I’ve never met a a corporate executive who wanted to spend money on training! And, in a perfect world, none of them ever would!

In general, companies do not invest in training because they want to — they invest in training because they have to.

Yes, all too often, money is spent on training only as a reactive event. Something breaks too often; something doesn’t work the way it should; too many “somethings” have to be scrapped at some point in the production process; something takes too long to make; or, the same something has to be fixed over and over again.

Only after any of these events occur, do the corporate executives come to the realization that they have to invest in training. Their typical reaction brings about the awareness that they’d better make a training investment in order to save money by minimizing one of those problems.

Those of us who have spent many years in the training field can readily understand that, historically, an organization has focused certain time and money on training when either some process or function within the organization has gone awry or an edict-to-train has come down from high up in the organizational structure.

Only after the corporate decision to train is made, can the trainer focus on the “who-to-be-trained” and the “what-to-use” components. And, far too often today, the “who” is overlooked because of the rush to adapt the learner to the new networking technologies (the “what-to-use”).

Too bad. For isn’t having well trained workers going to ultimately be more valuable to those individuals – and, give more of an ROI to the organization in the long-term? Why have so many of us forgotten the fundamentals of effective learning? How can we assume that learning takes place just because instruction and learning materials are made available?

We must never forget that in order to effectively train a group of people, an instructor must have some awareness of the “learning styles” with which she is working.

A trainer has to first solve the problem of differing learning styles within his organization. For example, some jobs require good reading ability. If the instructor knows this skill to be required, then the networking technologies that place lots of words and graphics on the computer screen — reading-based CBT (Computer-Based Training) is an acceptable choice – as would also hold true for books and manuals.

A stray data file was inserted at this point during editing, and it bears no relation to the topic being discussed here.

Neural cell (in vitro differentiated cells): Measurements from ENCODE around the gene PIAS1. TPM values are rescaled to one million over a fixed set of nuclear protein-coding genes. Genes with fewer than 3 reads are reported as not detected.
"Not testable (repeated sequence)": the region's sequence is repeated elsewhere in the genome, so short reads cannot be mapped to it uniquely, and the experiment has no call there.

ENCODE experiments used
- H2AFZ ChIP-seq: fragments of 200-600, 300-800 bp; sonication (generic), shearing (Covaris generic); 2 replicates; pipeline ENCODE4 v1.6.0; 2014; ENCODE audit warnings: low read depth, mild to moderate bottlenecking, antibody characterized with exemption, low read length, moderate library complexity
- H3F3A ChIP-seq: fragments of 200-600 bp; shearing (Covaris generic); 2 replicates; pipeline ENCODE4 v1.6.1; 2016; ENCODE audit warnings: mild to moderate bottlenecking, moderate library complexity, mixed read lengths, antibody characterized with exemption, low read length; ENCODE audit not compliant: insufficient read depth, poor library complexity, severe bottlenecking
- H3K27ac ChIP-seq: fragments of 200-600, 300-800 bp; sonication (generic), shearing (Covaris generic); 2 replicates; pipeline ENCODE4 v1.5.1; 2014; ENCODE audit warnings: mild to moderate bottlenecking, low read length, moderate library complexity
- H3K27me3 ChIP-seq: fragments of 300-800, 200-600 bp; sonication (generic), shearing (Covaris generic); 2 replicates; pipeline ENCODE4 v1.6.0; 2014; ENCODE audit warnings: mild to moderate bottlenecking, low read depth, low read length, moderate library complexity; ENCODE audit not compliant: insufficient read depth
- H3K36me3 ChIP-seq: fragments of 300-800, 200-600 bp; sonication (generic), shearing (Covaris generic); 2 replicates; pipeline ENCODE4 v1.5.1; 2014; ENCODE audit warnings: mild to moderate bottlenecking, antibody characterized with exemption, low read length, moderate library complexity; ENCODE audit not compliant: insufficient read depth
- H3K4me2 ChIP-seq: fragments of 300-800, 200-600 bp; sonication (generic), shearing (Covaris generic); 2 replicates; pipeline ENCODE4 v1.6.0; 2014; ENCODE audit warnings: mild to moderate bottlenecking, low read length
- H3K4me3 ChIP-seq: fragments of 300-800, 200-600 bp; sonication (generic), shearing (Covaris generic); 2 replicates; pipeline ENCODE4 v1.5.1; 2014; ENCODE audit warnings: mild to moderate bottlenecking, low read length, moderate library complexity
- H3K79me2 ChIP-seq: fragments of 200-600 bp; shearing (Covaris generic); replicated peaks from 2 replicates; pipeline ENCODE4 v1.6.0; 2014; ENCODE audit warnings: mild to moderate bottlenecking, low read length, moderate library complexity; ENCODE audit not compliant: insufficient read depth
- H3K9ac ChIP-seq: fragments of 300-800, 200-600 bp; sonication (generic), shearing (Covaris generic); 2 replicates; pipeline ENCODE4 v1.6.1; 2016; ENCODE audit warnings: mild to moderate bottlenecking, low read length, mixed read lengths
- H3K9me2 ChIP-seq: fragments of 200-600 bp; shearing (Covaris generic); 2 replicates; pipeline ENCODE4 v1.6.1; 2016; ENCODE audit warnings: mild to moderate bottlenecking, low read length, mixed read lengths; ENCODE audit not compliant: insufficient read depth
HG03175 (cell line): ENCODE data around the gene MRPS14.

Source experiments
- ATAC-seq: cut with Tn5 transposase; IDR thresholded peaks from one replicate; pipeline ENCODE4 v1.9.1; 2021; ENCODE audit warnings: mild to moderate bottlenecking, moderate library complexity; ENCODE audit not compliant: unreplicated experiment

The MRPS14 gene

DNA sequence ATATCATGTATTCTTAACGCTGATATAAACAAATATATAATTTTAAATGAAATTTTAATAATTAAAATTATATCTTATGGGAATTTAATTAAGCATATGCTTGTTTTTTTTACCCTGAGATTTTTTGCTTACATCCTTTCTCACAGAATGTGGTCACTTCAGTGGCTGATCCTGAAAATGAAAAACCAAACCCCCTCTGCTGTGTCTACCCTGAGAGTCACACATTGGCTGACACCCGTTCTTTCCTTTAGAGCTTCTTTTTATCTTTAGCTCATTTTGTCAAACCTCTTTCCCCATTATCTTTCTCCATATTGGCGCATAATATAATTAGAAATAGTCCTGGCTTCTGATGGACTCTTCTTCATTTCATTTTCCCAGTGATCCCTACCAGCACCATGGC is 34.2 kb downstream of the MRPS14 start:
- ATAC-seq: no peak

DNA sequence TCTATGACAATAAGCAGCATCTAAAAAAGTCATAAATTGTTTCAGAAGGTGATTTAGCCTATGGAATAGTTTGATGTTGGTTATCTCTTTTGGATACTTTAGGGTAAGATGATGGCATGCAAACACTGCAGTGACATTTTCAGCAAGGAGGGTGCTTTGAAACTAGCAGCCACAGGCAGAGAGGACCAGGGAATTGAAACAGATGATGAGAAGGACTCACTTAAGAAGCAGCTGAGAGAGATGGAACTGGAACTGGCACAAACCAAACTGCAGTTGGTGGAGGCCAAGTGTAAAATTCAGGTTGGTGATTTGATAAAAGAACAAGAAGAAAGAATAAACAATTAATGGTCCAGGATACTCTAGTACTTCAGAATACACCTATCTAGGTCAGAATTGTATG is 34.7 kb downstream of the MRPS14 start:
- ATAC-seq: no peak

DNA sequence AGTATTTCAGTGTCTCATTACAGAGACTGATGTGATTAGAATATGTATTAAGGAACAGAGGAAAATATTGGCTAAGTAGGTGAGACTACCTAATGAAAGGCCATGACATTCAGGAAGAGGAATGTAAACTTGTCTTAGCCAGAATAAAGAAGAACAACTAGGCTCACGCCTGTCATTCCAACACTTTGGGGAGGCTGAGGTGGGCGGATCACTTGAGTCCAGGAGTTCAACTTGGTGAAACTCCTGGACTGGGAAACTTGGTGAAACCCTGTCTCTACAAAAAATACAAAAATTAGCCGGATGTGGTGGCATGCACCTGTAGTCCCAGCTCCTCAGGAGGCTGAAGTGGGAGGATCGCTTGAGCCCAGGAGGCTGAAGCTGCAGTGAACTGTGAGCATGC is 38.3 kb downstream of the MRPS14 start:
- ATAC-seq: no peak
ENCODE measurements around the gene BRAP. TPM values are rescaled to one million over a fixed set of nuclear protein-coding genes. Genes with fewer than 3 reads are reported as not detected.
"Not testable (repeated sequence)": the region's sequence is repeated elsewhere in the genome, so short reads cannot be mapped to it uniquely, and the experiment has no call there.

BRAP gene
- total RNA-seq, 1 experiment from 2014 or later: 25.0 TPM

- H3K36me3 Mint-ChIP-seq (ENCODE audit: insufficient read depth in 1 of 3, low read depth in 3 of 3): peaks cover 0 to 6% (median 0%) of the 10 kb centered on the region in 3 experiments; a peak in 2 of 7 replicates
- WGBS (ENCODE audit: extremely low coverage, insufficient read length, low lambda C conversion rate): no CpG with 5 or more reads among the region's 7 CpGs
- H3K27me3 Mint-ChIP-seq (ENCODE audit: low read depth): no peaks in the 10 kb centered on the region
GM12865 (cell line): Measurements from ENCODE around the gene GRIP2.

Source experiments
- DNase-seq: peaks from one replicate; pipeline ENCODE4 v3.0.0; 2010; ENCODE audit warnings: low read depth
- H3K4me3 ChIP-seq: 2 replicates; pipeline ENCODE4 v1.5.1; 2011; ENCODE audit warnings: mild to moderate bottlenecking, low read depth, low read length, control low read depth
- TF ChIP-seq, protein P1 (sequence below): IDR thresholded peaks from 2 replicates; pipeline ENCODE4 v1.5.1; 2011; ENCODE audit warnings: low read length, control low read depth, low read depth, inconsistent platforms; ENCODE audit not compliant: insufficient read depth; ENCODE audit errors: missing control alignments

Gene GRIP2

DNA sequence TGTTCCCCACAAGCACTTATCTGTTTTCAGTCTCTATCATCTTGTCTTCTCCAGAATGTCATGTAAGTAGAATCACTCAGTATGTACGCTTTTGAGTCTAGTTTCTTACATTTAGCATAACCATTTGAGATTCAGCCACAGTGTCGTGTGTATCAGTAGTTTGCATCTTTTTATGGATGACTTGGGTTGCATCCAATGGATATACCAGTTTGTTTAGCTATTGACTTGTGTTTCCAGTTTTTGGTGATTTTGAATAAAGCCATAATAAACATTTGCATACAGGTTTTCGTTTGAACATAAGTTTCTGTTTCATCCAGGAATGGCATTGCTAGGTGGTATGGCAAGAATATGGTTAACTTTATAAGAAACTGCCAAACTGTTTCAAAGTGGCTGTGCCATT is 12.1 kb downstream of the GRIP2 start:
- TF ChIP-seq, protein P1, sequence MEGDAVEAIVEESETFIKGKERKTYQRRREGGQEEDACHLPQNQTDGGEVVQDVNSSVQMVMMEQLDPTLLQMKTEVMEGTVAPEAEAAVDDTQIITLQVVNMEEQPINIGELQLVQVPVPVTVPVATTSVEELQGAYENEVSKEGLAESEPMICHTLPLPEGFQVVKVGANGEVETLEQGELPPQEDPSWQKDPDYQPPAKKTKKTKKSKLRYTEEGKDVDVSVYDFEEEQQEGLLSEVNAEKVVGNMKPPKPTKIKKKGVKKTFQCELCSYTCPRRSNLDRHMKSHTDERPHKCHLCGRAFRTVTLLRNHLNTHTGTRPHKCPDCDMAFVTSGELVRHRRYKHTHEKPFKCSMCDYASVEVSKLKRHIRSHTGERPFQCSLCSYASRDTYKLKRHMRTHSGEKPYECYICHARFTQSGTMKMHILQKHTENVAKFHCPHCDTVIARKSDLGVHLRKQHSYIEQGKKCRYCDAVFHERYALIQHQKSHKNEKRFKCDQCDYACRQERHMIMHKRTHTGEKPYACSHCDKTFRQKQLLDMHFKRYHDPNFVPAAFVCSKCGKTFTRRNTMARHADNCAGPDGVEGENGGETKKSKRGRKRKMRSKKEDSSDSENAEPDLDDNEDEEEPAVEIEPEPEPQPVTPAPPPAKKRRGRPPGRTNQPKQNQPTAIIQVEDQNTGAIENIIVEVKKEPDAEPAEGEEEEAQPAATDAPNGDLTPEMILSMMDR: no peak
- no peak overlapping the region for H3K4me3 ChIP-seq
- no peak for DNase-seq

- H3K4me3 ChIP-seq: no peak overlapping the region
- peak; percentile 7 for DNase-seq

But, what about the vast number of jobs that do not require reading in order for the individual to succeed? Are you going to throw the same books and networking CBT technologies at those individuals? If you do, you will be wasting the resources of your organization – for little learning will be the result – and, consequently, skills improvement will be minimal.

As we’ve noted many times, most people are visual learners when it comes to skills acquisition. ‘Seeing’, ‘hearing’, and ‘doing’ – in combination – is still the best way. Stand-up instruction (with hands-on exercises); distance learning (with good facilitation), videotapes (with hands-on practice), self-paced interactive CD-ROM (with full-motion video and full-audio), and well designed, video-based E-Learning with optional word-for-word audio are all more effective media for the large majority of people seeking to acquire, or improve, skills.

In fact, studies continue to reveal that using “seeing-hearing-doing” media instruction (in a full-motion and audio environment) will increase the majority of learners’ understanding by more than 50%, resulting in a 25-50% greater learning retention, and with a 50-60% greater consistency in content understanding – the ultimate aim of all learning.

Organizations may not want to spend money on training — but, they quickly learn that with the right choices, the payback on their training investments can be enormous!

More on Thursday – – – – –

— Bill Walton, Founder, ITC Learning (Tuesdays & Thursdays)